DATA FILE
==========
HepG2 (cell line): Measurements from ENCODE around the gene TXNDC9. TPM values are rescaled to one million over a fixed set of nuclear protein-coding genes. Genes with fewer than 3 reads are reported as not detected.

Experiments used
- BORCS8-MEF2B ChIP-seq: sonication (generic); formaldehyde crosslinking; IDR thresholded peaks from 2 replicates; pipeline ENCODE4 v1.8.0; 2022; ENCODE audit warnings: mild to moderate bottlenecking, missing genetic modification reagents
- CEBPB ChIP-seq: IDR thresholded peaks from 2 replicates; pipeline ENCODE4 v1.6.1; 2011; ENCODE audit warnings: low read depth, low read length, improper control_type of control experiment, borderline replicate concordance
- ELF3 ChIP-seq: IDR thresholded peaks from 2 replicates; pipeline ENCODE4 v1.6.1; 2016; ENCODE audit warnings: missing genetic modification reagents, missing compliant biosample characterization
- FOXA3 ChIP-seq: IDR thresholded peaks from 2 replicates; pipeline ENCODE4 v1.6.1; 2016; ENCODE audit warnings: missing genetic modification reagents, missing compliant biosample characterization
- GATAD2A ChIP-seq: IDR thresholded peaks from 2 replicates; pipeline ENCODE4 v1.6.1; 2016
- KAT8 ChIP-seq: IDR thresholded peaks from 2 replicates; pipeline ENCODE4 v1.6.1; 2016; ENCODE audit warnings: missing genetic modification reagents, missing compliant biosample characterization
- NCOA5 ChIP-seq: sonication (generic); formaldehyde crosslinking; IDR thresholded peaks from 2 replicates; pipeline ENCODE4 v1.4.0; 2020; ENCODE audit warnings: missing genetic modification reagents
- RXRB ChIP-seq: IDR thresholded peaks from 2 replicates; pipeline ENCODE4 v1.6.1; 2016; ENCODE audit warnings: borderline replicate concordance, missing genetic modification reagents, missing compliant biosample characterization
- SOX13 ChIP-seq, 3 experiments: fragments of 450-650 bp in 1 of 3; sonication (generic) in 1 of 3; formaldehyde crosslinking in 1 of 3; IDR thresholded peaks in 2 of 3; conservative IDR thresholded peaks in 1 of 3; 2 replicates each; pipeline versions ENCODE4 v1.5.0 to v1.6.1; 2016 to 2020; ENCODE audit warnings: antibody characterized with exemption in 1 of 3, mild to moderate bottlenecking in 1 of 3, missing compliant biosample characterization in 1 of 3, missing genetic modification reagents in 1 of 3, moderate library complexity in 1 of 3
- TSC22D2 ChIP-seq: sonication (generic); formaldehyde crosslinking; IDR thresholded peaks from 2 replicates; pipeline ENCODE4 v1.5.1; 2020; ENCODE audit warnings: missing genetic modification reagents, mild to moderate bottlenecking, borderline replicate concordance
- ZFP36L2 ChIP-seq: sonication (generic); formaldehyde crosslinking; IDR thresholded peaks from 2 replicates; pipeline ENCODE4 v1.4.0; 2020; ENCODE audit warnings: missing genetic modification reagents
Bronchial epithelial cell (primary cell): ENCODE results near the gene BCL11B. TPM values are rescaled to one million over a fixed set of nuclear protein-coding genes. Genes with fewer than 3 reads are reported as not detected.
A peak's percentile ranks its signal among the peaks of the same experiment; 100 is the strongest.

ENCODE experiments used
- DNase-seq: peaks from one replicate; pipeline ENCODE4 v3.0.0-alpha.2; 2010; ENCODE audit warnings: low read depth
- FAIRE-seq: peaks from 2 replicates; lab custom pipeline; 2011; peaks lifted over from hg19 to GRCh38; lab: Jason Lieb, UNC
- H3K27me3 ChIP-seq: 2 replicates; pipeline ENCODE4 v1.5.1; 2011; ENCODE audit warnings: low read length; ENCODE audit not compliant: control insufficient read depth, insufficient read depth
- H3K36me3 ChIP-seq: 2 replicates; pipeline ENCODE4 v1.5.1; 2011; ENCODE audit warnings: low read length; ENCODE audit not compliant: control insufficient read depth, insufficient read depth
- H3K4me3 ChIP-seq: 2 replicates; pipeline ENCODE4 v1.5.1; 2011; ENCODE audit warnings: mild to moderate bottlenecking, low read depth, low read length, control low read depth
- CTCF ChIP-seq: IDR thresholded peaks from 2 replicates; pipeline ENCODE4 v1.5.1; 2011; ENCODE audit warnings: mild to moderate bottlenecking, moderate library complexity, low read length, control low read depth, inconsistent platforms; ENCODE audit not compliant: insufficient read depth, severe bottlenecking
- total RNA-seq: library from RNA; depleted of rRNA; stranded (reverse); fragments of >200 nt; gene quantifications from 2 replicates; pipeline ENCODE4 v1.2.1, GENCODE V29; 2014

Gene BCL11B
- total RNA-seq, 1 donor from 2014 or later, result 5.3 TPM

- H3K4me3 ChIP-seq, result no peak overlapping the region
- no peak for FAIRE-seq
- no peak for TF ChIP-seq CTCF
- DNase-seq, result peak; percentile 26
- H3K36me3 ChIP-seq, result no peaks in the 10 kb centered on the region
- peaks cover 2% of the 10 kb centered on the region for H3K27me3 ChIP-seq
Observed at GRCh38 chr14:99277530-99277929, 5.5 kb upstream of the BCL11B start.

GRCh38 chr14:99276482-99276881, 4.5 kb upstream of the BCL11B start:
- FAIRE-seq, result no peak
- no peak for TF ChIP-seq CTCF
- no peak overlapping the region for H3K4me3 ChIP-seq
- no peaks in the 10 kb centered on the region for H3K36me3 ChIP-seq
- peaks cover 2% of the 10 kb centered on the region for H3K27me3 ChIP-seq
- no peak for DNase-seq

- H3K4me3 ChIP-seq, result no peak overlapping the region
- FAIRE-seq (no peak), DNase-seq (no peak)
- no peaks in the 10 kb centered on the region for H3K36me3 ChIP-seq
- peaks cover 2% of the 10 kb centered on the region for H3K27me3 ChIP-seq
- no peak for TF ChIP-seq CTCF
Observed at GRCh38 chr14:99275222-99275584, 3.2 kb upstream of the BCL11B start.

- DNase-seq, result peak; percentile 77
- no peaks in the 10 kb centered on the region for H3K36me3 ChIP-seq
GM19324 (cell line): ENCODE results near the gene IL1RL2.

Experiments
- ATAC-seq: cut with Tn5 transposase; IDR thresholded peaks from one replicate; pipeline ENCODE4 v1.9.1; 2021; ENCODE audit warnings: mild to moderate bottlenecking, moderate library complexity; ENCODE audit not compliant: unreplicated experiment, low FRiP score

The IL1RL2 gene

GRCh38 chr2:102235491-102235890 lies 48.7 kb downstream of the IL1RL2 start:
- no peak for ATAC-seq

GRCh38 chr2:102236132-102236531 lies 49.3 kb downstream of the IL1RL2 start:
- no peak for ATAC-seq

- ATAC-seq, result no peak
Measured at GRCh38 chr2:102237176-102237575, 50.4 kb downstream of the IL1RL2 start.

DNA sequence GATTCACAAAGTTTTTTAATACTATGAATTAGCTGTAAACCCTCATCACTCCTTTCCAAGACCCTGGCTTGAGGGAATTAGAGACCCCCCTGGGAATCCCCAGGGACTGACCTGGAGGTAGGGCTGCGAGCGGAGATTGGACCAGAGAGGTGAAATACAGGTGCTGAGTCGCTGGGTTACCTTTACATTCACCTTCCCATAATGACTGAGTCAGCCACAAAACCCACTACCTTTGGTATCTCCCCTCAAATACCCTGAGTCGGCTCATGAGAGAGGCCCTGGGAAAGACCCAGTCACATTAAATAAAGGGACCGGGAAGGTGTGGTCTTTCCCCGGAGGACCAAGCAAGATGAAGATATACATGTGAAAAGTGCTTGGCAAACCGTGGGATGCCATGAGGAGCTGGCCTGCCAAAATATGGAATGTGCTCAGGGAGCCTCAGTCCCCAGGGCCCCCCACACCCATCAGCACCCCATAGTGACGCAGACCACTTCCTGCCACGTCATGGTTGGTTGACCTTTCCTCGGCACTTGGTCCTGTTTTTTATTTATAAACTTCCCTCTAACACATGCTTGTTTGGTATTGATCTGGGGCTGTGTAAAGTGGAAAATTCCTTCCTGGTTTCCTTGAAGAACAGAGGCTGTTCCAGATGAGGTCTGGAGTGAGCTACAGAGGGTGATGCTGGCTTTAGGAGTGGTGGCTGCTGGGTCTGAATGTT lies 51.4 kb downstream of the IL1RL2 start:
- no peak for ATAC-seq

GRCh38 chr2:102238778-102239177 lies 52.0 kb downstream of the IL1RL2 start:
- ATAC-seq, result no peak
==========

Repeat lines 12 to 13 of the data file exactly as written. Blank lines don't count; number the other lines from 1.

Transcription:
- TSC22D2 ChIP-seq: sonication (generic); formaldehyde crosslinking; IDR thresholded peaks from 2 replicates; pipeline ENCODE4 v1.5.1; 2020; ENCODE audit warnings: missing genetic modification reagents, mild to moderate bottlenecking, borderline replicate concordance
- ZFP36L2 ChIP-seq: sonication (generic); formaldehyde crosslinking; IDR thresholded peaks from 2 replicates; pipeline ENCODE4 v1.4.0; 2020; ENCODE audit warnings: missing genetic modification reagents